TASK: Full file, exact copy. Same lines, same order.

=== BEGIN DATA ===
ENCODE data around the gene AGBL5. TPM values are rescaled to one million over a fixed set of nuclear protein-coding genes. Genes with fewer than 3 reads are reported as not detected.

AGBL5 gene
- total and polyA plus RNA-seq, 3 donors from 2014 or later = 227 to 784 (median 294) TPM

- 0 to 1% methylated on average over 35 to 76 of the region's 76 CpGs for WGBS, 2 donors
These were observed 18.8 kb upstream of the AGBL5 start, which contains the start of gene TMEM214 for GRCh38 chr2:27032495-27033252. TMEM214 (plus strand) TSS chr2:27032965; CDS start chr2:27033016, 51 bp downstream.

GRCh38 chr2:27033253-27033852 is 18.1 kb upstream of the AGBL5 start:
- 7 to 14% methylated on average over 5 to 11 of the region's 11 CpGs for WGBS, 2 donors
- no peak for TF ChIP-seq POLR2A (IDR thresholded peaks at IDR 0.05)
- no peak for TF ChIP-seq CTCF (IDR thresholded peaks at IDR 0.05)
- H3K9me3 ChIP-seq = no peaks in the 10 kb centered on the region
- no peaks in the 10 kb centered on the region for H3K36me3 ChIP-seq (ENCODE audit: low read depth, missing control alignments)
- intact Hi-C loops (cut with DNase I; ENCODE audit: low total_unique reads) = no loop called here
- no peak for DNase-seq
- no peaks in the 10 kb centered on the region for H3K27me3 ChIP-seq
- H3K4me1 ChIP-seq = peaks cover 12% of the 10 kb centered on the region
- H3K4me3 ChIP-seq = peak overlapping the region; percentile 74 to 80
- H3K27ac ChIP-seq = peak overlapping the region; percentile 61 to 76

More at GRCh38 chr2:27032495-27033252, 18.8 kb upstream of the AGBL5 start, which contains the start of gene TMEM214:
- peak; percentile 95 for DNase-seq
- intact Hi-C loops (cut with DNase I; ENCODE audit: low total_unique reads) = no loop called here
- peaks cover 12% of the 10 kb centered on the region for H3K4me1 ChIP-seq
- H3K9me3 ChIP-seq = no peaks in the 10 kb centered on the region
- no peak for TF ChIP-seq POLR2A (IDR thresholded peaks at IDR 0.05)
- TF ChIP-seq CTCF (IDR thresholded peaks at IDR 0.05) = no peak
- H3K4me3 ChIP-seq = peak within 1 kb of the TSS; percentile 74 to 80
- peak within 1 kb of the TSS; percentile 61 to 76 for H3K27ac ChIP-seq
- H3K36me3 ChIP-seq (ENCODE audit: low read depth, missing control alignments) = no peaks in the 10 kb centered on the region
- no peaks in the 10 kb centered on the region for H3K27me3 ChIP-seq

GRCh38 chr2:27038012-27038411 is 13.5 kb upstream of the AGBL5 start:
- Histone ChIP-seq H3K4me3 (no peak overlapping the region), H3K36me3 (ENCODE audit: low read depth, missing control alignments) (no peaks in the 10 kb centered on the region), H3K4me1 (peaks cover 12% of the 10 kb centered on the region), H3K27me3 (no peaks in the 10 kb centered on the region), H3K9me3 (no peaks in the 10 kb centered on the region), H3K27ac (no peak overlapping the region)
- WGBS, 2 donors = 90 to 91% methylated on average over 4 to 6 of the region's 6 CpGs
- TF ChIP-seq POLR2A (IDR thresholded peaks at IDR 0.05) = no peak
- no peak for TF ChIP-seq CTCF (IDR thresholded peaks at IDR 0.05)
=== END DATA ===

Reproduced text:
ENCODE data around the gene AGBL5. TPM values are rescaled to one million over a fixed set of nuclear protein-coding genes. Genes with fewer than 3 reads are reported as not detected.

AGBL5 gene
- total and polyA plus RNA-seq, 3 donors from 2014 or later = 227 to 784 (median 294) TPM

- 0 to 1% methylated on average over 35 to 76 of the region's 76 CpGs for WGBS, 2 donors
These were observed 18.8 kb upstream of the AGBL5 start, which contains the start of gene TMEM214 for GRCh38 chr2:27032495-27033252. TMEM214 (plus strand) TSS chr2:27032965; CDS start chr2:27033016, 51 bp downstream.

GRCh38 chr2:27033253-27033852 is 18.1 kb upstream of the AGBL5 start:
- 7 to 14% methylated on average over 5 to 11 of the region's 11 CpGs for WGBS, 2 donors
- no peak for TF ChIP-seq POLR2A (IDR thresholded peaks at IDR 0.05)
- no peak for TF ChIP-seq CTCF (IDR thresholded peaks at IDR 0.05)
- H3K9me3 ChIP-seq = no peaks in the 10 kb centered on the region
- no peaks in the 10 kb centered on the region for H3K36me3 ChIP-seq (ENCODE audit: low read depth, missing control alignments)
- intact Hi-C loops (cut with DNase I; ENCODE audit: low total_unique reads) = no loop called here
- no peak for DNase-seq
- no peaks in the 10 kb centered on the region for H3K27me3 ChIP-seq
- H3K4me1 ChIP-seq = peaks cover 12% of the 10 kb centered on the region
- H3K4me3 ChIP-seq = peak overlapping the region; percentile 74 to 80
- H3K27ac ChIP-seq = peak overlapping the region; percentile 61 to 76

More at GRCh38 chr2:27032495-27033252, 18.8 kb upstream of the AGBL5 start, which contains the start of gene TMEM214:
- peak; percentile 95 for DNase-seq
- intact Hi-C loops (cut with DNase I; ENCODE audit: low total_unique reads) = no loop called here
- peaks cover 12% of the 10 kb centered on the region for H3K4me1 ChIP-seq
- H3K9me3 ChIP-seq = no peaks in the 10 kb centered on the region
- no peak for TF ChIP-seq POLR2A (IDR thresholded peaks at IDR 0.05)
- TF ChIP-seq CTCF (IDR thresholded peaks at IDR 0.05) = no peak
- H3K4me3 ChIP-seq = peak within 1 kb of the TSS; percentile 74 to 80
- peak within 1 kb of the TSS; percentile 61 to 76 for H3K27ac ChIP-seq
- H3K36me3 ChIP-seq (ENCODE audit: low read depth, missing control alignments) = no peaks in the 10 kb centered on the region
- no peaks in the 10 kb centered on the region for H3K27me3 ChIP-seq

GRCh38 chr2:27038012-27038411 is 13.5 kb upstream of the AGBL5 start:
- Histone ChIP-seq H3K4me3 (no peak overlapping the region), H3K36me3 (ENCODE audit: low read depth, missing control alignments) (no peaks in the 10 kb centered on the region), H3K4me1 (peaks cover 12% of the 10 kb centered on the region), H3K27me3 (no peaks in the 10 kb centered on the region), H3K9me3 (no peaks in the 10 kb centered on the region), H3K27ac (no peak overlapping the region)
- WGBS, 2 donors = 90 to 91% methylated on average over 4 to 6 of the region's 6 CpGs
- TF ChIP-seq POLR2A (IDR thresholded peaks at IDR 0.05) = no peak
- no peak for TF ChIP-seq CTCF (IDR thresholded peaks at IDR 0.05)